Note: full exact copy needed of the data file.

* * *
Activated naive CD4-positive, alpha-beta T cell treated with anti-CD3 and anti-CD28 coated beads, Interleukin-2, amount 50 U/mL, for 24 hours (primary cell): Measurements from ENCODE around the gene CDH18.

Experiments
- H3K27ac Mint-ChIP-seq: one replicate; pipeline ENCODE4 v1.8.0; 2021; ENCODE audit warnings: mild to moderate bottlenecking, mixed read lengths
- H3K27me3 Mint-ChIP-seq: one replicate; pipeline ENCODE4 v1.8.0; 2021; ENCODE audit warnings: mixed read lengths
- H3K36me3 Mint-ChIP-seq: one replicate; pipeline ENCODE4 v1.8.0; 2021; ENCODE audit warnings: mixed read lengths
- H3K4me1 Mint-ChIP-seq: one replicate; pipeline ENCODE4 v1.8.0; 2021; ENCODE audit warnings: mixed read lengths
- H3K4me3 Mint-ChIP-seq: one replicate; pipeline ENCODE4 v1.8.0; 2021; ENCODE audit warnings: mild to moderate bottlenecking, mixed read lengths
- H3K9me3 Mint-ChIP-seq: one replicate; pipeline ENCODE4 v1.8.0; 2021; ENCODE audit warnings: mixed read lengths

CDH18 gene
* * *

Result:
Activated naive CD4-positive, alpha-beta T cell treated with anti-CD3 and anti-CD28 coated beads, Interleukin-2, amount 50 U/mL, for 24 hours (primary cell): Measurements from ENCODE around the gene CDH18.

Experiments
- H3K27ac Mint-ChIP-seq: one replicate; pipeline ENCODE4 v1.8.0; 2021; ENCODE audit warnings: mild to moderate bottlenecking, mixed read lengths
- H3K27me3 Mint-ChIP-seq: one replicate; pipeline ENCODE4 v1.8.0; 2021; ENCODE audit warnings: mixed read lengths
- H3K36me3 Mint-ChIP-seq: one replicate; pipeline ENCODE4 v1.8.0; 2021; ENCODE audit warnings: mixed read lengths
- H3K4me1 Mint-ChIP-seq: one replicate; pipeline ENCODE4 v1.8.0; 2021; ENCODE audit warnings: mixed read lengths
- H3K4me3 Mint-ChIP-seq: one replicate; pipeline ENCODE4 v1.8.0; 2021; ENCODE audit warnings: mild to moderate bottlenecking, mixed read lengths
- H3K9me3 Mint-ChIP-seq: one replicate; pipeline ENCODE4 v1.8.0; 2021; ENCODE audit warnings: mixed read lengths

CDH18 gene